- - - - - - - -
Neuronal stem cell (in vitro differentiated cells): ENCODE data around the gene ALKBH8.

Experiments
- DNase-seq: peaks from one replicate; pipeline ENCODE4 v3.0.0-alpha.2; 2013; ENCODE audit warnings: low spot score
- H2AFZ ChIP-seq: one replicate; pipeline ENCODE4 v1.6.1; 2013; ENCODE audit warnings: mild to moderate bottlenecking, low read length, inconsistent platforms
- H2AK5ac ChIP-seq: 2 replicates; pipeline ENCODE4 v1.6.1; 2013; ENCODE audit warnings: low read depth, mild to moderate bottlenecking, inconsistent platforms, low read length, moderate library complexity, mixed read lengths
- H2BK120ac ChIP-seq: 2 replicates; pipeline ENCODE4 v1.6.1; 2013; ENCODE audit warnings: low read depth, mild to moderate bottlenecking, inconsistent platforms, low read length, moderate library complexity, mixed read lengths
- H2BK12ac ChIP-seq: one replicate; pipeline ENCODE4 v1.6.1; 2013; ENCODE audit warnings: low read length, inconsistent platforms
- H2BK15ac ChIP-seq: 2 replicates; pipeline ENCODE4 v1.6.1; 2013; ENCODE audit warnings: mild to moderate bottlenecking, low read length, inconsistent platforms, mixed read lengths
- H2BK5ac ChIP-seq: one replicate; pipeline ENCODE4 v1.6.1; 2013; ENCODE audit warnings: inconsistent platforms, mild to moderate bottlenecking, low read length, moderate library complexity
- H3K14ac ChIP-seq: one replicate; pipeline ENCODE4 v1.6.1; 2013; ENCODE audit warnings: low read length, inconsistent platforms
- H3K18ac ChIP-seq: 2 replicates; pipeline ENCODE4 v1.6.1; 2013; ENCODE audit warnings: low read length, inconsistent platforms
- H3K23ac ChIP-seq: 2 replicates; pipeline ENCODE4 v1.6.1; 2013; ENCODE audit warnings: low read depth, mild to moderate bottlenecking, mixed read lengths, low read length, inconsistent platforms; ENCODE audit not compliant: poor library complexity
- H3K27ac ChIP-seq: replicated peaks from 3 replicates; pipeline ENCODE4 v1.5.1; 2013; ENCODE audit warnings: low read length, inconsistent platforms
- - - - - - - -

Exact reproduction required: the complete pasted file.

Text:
Neuronal stem cell (in vitro differentiated cells): ENCODE data around the gene ALKBH8.

Experiments
- DNase-seq: peaks from one replicate; pipeline ENCODE4 v3.0.0-alpha.2; 2013; ENCODE audit warnings: low spot score
- H2AFZ ChIP-seq: one replicate; pipeline ENCODE4 v1.6.1; 2013; ENCODE audit warnings: mild to moderate bottlenecking, low read length, inconsistent platforms
- H2AK5ac ChIP-seq: 2 replicates; pipeline ENCODE4 v1.6.1; 2013; ENCODE audit warnings: low read depth, mild to moderate bottlenecking, inconsistent platforms, low read length, moderate library complexity, mixed read lengths
- H2BK120ac ChIP-seq: 2 replicates; pipeline ENCODE4 v1.6.1; 2013; ENCODE audit warnings: low read depth, mild to moderate bottlenecking, inconsistent platforms, low read length, moderate library complexity, mixed read lengths
- H2BK12ac ChIP-seq: one replicate; pipeline ENCODE4 v1.6.1; 2013; ENCODE audit warnings: low read length, inconsistent platforms
- H2BK15ac ChIP-seq: 2 replicates; pipeline ENCODE4 v1.6.1; 2013; ENCODE audit warnings: mild to moderate bottlenecking, low read length, inconsistent platforms, mixed read lengths
- H2BK5ac ChIP-seq: one replicate; pipeline ENCODE4 v1.6.1; 2013; ENCODE audit warnings: inconsistent platforms, mild to moderate bottlenecking, low read length, moderate library complexity
- H3K14ac ChIP-seq: one replicate; pipeline ENCODE4 v1.6.1; 2013; ENCODE audit warnings: low read length, inconsistent platforms
- H3K18ac ChIP-seq: 2 replicates; pipeline ENCODE4 v1.6.1; 2013; ENCODE audit warnings: low read length, inconsistent platforms
- H3K23ac ChIP-seq: 2 replicates; pipeline ENCODE4 v1.6.1; 2013; ENCODE audit warnings: low read depth, mild to moderate bottlenecking, mixed read lengths, low read length, inconsistent platforms; ENCODE audit not compliant: poor library complexity
- H3K27ac ChIP-seq: replicated peaks from 3 replicates; pipeline ENCODE4 v1.5.1; 2013; ENCODE audit warnings: low read length, inconsistent platforms